Italy’s Lawyers Plan Strike Over New Mediation Law

An Italian Legislative Decree requiring mandatory pre-trial mediation of civil and commercial cases comes into effect on March 21, 2011. The decree is part of an initiative to reduce the overload on the country’s legal system, which, according to a recent World Bank Report, ranks 157th for enforcing contracts.

The response of Italy’s national lawyers union (Organismo Unitario dell’Avvocatura) has been to call for a national strike from March 16 to March 21, 2011.  Lawyers across the country are being asked to abstain from attending hearings in any civil, criminal, tax, or administrative proceedings, and to send clients letters urging them to sign a firm letter protesting the new law, and demanding changes that include eliminating the mandatory requirement to attempt mediation before accessing civil proceedings.

While the Italian strike may be representative of lawyers’ hostility towards mediation, the reaction demonstrates that mediation is not being ignored. On the contrary, the uptake of mediation in many countries appears to be increasing, such that it would be perceived as a threat to those with a stake in judicial inefficiencies.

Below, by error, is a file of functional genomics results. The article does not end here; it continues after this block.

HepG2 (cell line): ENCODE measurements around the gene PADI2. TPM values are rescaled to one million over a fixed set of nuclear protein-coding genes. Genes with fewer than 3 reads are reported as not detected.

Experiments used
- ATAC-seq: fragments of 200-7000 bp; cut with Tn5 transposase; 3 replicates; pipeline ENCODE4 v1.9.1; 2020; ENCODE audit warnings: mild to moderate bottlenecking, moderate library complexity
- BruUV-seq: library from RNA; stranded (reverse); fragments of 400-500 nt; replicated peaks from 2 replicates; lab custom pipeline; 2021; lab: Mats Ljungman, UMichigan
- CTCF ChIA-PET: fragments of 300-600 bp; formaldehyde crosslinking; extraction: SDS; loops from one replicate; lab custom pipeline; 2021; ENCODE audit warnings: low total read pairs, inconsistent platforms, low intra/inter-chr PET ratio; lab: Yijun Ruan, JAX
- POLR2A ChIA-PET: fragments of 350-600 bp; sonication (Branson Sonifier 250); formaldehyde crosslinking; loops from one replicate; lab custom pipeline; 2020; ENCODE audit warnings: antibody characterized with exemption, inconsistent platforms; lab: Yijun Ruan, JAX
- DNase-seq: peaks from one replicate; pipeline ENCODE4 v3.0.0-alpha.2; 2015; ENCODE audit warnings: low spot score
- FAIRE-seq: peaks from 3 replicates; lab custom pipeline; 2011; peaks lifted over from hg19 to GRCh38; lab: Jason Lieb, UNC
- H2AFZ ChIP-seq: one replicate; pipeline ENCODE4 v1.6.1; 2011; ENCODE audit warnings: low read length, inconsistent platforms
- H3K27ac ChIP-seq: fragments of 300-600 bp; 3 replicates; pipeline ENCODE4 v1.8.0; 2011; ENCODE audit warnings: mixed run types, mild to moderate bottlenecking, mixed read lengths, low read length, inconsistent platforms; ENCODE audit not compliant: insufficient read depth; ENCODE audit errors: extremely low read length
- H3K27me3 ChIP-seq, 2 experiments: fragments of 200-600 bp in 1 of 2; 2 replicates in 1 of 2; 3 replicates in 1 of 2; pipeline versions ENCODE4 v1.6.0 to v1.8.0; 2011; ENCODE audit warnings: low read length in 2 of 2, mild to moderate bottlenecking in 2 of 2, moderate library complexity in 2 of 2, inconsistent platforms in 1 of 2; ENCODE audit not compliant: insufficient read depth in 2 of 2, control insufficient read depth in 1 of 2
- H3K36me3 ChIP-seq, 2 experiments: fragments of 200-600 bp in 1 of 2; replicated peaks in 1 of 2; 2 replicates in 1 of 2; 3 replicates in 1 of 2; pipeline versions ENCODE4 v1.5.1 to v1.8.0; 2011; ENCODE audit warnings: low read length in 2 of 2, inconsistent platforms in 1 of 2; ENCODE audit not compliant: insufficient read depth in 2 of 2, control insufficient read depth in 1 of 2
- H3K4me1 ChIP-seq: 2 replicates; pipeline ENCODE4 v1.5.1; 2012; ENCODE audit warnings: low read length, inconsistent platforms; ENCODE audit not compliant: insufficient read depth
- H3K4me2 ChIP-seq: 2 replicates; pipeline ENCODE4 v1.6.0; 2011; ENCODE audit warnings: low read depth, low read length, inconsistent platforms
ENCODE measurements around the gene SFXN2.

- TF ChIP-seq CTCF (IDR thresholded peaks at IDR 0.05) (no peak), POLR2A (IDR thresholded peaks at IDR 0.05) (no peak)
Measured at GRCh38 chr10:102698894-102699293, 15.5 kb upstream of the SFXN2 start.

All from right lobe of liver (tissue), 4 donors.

Indeed, any lawyer who adheres to the strike will likely delay their client’s proceedings via an automatic postponement of several months. Thus, the proposed strike is – ironically – a vibrant illustration of the need for mediation in Italy.

Italy’s Lawyers call for National Strike against Mediation Law – Michael McIlrath, Senior Counsel, Litigation, for the GE Oil & Gas division in Florence, Italy and IMI Chair 2009, blogs on this development from the users’ point of view at:

Mandatory Mediation in Italy
Wall Street Journal Law Blog

Italian Lawyers to Strike
American Lawyer Magazine

Explosion or Bust? Italy’s New Mediation Model Targets Backlogs to ‘Eliminate’ One Million Disputes, Annually
Alternatives to the High Cost of Litigation (newsletter), CPR Institute

Mediating Between th